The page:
Christianity is still potentially a revolutionary force. present in every human heart since the beginning of time: a force which of its very nature must ever seek to permeate both the individual and society, just as leaven must eventually permeate the whole mass of dough in which it is incorporated.
St. Augustine declares: "That which today is called Christian religion existed among the Andents; and has never ceased to exist from the origin of the human race until the time when Chribt himself came, and men began to call Christian the true religion which already existed beforehand."
This teaching of St. Augustine has ever been the authentic mes sage of that traditional philosophy, "ever old and ever new", which has come to be called the "perennial philosophy".
It was Scholasticism, ever more deeply concerned with the speculative rather than the practical. which deviated from the perennial tradition; and in so doing cut off the fountain of life at its source. Our impoverished method of presenting the living truths of Christianity are a direct result of it.
The estimated 60 per cent of school-leavers who fall away from the Faith may be attributed to it.
The idea that we can live our religious life in a water-tight compartment, shut away front the world's social agony, is yet another of the Dead Sea fruits which result from a system which for hundreds of years has been driving a wedge between religion and life, between time and eternity.
ITHOUT meditation and asceticism we cannot achieve the deeper wisdom in which every aspect and activity of our human lives are united in simplicity and made one with Truth. Certainly we cannot achieve it by logical arguments.
Truth is existential. To know the truth we must live it. The Psalmist says: "Taste and see how sweet the Lord is". We must see, feel and taste the truth. This is what St. Thomas calls "cognitio dei experimentalis" — an experimental knowledge of God.
The innovation called Scholasticism implicitly denies that there is a Christian knowledge or "gnosis" which does not derive from reason alone, but from the, practice of all the virtues of body, mind and spirit.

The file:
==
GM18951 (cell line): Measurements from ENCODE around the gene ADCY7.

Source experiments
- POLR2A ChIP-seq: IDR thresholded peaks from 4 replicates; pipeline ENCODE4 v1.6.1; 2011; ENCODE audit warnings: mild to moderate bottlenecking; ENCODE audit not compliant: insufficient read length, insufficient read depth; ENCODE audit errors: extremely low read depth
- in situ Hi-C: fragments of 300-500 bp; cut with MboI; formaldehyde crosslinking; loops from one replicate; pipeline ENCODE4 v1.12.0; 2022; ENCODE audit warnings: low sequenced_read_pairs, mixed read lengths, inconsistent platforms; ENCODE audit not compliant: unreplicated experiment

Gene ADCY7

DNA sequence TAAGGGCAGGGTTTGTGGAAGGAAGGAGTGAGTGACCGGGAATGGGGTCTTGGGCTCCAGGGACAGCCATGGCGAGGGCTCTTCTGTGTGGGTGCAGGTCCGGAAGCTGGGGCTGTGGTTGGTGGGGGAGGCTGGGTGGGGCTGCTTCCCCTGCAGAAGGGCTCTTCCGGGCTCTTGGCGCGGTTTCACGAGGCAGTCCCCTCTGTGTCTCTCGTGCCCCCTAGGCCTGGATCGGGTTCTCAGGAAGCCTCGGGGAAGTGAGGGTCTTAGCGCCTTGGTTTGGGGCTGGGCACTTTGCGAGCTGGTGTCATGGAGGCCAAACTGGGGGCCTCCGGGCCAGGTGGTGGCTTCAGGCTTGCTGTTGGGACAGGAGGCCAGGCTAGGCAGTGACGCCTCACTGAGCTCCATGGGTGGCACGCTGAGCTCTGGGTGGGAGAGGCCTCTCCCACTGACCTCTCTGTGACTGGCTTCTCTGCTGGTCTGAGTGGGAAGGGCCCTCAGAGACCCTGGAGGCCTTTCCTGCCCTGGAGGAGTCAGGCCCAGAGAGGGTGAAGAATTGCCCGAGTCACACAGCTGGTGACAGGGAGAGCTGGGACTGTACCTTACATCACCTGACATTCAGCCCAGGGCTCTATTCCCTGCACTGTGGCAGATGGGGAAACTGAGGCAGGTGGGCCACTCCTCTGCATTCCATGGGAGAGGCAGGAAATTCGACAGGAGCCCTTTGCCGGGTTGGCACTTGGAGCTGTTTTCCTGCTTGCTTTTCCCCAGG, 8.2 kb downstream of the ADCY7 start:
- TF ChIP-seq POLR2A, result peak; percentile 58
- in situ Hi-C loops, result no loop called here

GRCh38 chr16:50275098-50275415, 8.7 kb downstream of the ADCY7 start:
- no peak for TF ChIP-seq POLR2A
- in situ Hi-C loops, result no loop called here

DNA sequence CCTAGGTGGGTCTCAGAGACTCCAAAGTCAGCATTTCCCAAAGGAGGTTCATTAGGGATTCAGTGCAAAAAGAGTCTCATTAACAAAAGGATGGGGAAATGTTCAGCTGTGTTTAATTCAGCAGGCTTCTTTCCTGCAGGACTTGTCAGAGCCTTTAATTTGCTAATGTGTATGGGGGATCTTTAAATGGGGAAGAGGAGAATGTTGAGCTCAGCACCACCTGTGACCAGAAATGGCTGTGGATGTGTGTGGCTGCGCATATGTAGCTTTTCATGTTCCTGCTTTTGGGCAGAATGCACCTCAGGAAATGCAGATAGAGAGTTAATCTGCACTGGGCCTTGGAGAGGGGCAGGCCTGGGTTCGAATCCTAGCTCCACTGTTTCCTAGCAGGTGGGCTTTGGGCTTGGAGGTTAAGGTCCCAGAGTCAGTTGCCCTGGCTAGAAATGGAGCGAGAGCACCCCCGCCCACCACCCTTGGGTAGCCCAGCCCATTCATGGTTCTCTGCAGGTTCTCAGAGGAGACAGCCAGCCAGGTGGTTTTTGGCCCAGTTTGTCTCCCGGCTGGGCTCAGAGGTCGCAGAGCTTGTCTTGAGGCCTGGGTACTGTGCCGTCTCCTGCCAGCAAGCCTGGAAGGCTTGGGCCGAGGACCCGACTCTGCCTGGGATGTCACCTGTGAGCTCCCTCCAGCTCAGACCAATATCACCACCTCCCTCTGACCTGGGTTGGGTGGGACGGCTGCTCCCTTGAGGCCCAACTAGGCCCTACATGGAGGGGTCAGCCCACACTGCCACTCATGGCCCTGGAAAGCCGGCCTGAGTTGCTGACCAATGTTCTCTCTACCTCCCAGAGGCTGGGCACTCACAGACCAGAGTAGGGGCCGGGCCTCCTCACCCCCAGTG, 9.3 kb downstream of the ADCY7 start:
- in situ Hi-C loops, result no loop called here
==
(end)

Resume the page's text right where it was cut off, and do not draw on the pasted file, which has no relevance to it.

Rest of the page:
"If religion is not dynamic and persuasive. says the eminent philosopher, Dr. Radhakrishnan; if it does not penetrate every form of human life and influence every type of human activity, it is only a veneer and not a reality.
"We cannot escape from the troubles of the world in the comfortable assumption that the spiritual life is something different from the ordinary social life. We cannot escape from the concrete tasks of knowledge and action, in the belief that religion is primarily concerned with another order of existence, and the good it seeks is 'not of this world'."
THE present realisation of Christ
is Christianity '— this is what theologians have now to assert. St. Athanasius says that "God became man in order that man might become divine". If we teach our young people that the Christian ideal can be attained by anything other than a new birth, with all the striving and agony which this involves, then they are due for a serious shock when they come up against the facts of life.
There are arid deserts and dark nights of the soul to be endured before the end can be attained. The immature idea, held by many Christians, that God is a superior sort of merchant who hands out provisions at our request is wholly dangerous and unrealistic.
God is not that kind of God. It is this anthropomorphic idea of God — not the real God — which has been rightly rejected by deepthinking atheists and agnostics. They will not reject the real God once they come to know Him.
But if anyone thinks that the men of Moscow, or anyone else for that matter, will accept a God who is nothing more than the conclusion of a syllogism, then he is sadly mistaken.
It is no easier for us to take on the divine nature, the "full stature of Christ", than it was for Our Lord himself to put off all his divine prerogatives and become man. The Incarnation was not an easy thing. Certainly Christmas is not the humanist feast of goodwill and good cheer to which it has been debased. It is a call to action, to suffering, to transcendental fulfilment.
The shadow of the Cross lies heavily over Christmas; but it is lightened at the same time by the hope and promise of a new birth and a new creation, for the individual, for society and indeed for the whole cosmic process. This is the great end and aim of the Christian education of youth, and of all our philosophy and theology. The final end of all creation is the total man who is also the total Christ.